But here is the real clunker: Mexico, the country our government tells us not to visit and the media has a field day reporting any crime be it significant or not to further put the fear of God into staying away from there – well, it ranks 39th in total crime in the world with a per capita of slightly less than 13 crimes per 1000 residents that is a 1.3% chance of being a victim of crime in Mexico.
So Mexico is out, Dominica is in, yet the chances of being a crime victim there is greater than in the U.S. and the chances of being a crime victim in the U.S. is greater than in Mexico. But, for our own safety we need to stay out of Mexico.

Have you ever felt like you’re being duped but you can’t quite put your finger on why; what’s the motive? Is it to keep us from facing some bitter truths? We keep reading how crime is down, how safe we are compared to most other parts of the world. But is it true?

So here are some multiple choice questions for you:
1. Which country has a higher crime rate per 1,000 residents?
Mexico, b. Germany, c. Canada, d. U.S.
2. Which country has the highest murders with firearms?
Mexico, b. El Salvador, c. U.S.
3. Of the following countries, which has the least number of drug offenses?
a. Germany, b. United Kingdom, c. Canada, d. Switzerland, e. Mexico
4. Which country has the most prisoners?
a. United States, b. China, c. Russia, d. India, e. Mexico
(Answers: 1. d. U.S., 2. c. U.S., 3. e. Mexico, 4. a. U.S.)
In one of the only bright spots due to its recent gang related murders, Mexico, on a per capita, ranks as more dangerous than the U.S. occupying No. 24 and Mexico No. 6 in the world, but in total number of murders the U.S. is No. 5 and Mexico No. 6.
In fact, much of the crime data per capita 1000 population suggests that in many respects Mexico is safer than the U.S.: in assaults the U.S. ranks No. 6, Mexico No. 20; burglaries the U.S. No. 17, Mexico No. 34; car thefts U.S. No. 9, Mexico No. 22; fraud U.S. No. 18, Mexico No. 29; Rape (Canada No.5), U.S. No. 9, Mexico No. 17.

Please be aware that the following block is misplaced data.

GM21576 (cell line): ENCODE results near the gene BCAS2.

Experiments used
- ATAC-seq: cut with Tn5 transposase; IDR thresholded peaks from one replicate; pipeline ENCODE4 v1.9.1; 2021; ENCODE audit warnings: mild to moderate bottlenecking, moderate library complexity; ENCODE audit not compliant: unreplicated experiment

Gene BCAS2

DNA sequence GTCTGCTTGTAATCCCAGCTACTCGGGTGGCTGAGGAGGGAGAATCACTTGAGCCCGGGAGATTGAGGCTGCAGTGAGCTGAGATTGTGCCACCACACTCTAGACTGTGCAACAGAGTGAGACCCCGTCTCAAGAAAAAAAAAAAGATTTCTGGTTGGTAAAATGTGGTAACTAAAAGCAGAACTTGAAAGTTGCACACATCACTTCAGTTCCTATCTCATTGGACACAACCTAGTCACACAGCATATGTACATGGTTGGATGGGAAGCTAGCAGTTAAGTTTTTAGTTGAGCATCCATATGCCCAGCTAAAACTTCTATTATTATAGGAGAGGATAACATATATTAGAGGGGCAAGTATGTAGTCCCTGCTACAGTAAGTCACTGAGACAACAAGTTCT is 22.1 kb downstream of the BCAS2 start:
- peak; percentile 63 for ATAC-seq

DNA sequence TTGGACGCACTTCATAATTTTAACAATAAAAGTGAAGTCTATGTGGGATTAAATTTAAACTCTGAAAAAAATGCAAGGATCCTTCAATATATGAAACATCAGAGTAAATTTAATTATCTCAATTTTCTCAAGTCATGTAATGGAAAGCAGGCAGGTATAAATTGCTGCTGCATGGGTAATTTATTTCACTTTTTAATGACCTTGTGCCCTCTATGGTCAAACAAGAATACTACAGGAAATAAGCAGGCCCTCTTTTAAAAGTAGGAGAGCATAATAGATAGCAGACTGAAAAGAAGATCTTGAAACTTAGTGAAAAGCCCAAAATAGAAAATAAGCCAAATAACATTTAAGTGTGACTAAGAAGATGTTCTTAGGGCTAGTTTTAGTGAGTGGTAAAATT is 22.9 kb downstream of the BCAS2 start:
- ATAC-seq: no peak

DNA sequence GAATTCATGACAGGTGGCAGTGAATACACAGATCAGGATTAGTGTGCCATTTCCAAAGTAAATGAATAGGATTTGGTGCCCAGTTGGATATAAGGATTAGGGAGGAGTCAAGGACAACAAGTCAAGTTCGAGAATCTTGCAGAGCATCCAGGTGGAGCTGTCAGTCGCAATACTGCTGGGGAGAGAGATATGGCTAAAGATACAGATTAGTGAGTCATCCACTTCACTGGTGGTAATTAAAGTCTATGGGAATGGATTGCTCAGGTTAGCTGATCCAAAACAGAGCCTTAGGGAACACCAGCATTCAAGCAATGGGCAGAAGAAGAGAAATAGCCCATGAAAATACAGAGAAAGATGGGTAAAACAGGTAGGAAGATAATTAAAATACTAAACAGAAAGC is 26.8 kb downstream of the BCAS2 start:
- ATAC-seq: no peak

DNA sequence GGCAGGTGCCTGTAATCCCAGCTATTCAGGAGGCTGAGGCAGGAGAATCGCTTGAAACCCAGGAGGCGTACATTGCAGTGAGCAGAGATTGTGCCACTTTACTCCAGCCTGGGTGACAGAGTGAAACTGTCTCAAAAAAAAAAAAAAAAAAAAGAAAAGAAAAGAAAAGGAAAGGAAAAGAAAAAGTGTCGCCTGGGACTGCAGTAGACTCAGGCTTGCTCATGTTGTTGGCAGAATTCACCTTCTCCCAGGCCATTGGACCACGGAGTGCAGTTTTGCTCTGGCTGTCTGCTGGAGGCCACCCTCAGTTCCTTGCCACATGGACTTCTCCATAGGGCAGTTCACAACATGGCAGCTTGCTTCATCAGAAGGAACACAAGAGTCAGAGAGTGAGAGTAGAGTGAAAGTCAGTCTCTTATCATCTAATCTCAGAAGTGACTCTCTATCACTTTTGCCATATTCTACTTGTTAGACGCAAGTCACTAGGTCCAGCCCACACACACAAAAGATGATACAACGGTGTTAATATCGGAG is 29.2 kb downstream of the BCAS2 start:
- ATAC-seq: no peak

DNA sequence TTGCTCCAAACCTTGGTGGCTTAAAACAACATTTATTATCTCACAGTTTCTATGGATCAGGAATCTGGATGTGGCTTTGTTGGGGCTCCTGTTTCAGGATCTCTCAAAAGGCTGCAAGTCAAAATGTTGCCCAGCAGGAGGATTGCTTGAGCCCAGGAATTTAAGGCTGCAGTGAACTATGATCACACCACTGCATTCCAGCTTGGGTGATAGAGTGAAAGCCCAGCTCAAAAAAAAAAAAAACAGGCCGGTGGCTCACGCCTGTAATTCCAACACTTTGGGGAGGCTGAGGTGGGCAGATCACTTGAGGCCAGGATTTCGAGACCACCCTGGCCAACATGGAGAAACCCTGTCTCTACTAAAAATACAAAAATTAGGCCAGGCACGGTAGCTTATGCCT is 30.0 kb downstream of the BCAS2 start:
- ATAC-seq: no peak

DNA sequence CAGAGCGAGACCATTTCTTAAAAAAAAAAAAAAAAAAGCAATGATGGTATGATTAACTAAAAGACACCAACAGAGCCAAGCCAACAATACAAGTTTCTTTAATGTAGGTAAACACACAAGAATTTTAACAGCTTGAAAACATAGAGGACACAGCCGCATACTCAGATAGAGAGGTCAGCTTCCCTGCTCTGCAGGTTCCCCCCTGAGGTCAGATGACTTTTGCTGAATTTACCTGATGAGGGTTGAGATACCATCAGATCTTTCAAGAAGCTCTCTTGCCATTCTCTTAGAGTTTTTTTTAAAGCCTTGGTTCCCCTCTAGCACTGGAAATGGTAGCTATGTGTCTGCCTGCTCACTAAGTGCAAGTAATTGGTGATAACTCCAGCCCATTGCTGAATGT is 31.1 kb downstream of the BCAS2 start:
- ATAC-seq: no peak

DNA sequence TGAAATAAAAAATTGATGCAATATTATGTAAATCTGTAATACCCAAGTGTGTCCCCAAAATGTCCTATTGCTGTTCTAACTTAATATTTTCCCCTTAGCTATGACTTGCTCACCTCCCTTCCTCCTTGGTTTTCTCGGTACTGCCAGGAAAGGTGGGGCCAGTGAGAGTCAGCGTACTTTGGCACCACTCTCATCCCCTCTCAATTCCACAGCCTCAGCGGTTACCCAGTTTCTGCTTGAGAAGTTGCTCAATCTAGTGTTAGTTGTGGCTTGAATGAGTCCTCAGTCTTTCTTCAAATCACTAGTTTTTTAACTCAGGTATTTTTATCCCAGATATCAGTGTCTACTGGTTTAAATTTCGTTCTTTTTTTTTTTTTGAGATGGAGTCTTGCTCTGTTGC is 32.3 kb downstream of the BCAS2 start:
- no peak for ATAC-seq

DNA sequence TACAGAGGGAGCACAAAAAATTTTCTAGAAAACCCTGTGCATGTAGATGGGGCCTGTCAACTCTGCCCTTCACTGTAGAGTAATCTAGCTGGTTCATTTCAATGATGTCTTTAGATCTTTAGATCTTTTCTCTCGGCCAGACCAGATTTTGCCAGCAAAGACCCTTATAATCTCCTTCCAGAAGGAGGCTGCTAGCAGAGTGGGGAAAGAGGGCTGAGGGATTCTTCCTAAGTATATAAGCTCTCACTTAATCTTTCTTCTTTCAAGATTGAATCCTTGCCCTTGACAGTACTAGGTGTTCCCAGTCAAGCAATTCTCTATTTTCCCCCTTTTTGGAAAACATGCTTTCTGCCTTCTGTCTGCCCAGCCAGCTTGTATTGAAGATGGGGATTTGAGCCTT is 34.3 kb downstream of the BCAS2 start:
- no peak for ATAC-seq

No doubt that, at the expense of Mexico, we are being duped. Is it to hide our insatiable appetite for illicit drugs and cheap labor, and so by pointing the finger of guilt to the biggest supplier of both we exculpate our actions or, at minimum, pacify our own guilt?
 Maybe it’s time for “the home of the free, and land of the brave” to take note.

Patrick Osio is Editor of He can be reached at:

Thursday, August 04, 2011


Using the phrase "Politically Correct" evokes numerous responses and differing perspectives. Some cultures over use the phrase, others laugh at the very mention of it. This week a prominent public figure sent a letter to the White House apologizing for a comment he made last Friday on a Denver radio station. He used the phrase, "like touching a tar baby" in reference to being linked to a specific side of the debt debate.

While this term has been used to refer to something which is "hard to remove oneself from", it has long been recognized as a derogatory term for black Americans. It is something that Amor is all too familiar with. The commonly used term "tar squares" is used when building an Amor house which can best be describes as a small black square of roofing paper with a nail running through it. It is used to hold the long sheets of tar paper on the side of an Amor house that provides the backing needed to support the wet stucco when it is applied.

Long ago it was a common thing to hear someone ask for or ask someone to make more "tar babies." But as time passed we became well aware that this was offensive in many cultures so we specifically eliminated and requested others to eliminate the use of this phrase. Thus, "tar squares" has become the commonly and appropriate acceptable way to describe this product.

A great description of how to make a "tar square" is in our latest "House Building Manual":

I find it quite interesting that something as insignificant as a small black square could have such offending power if described or used inappropriately. Recently when I was helping build an home at the San Carlos Apache Reservation I was reminded that the Apache are generally a very gentle culture compared to your mainstream American . They aren't generally comfortable looking you in the eyes and their handshakes tend to be very gentle and relaxed. This is quite contrary to how I was raised to interact with people- "a strong, firm handshake and look them in the eyes, son!" Even something as simple as a hand shake or eye contact can offend someone from another culture.